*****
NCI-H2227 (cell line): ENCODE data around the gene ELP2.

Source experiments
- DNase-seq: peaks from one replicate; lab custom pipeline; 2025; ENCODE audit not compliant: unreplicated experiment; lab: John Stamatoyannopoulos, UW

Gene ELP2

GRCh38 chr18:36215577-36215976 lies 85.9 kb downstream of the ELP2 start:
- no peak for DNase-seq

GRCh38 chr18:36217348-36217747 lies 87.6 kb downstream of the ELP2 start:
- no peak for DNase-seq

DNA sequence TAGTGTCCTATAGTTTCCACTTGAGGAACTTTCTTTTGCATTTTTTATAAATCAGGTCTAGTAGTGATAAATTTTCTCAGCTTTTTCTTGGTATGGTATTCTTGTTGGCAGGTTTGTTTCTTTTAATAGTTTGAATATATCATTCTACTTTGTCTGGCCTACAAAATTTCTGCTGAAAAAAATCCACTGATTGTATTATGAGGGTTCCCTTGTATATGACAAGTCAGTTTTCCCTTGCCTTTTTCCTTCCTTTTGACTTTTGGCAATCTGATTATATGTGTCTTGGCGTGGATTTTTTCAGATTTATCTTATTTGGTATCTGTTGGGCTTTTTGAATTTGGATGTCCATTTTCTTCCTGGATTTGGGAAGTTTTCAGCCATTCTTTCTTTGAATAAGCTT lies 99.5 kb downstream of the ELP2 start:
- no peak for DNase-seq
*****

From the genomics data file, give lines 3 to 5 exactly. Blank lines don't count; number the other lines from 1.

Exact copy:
- DNase-seq: peaks from one replicate; lab custom pipeline; 2025; ENCODE audit not compliant: unreplicated experiment; lab: John Stamatoyannopoulos, UW

Gene ELP2

GRCh38 chr18:36215577-36215976 lies 85.9 kb downstream of the ELP2 start: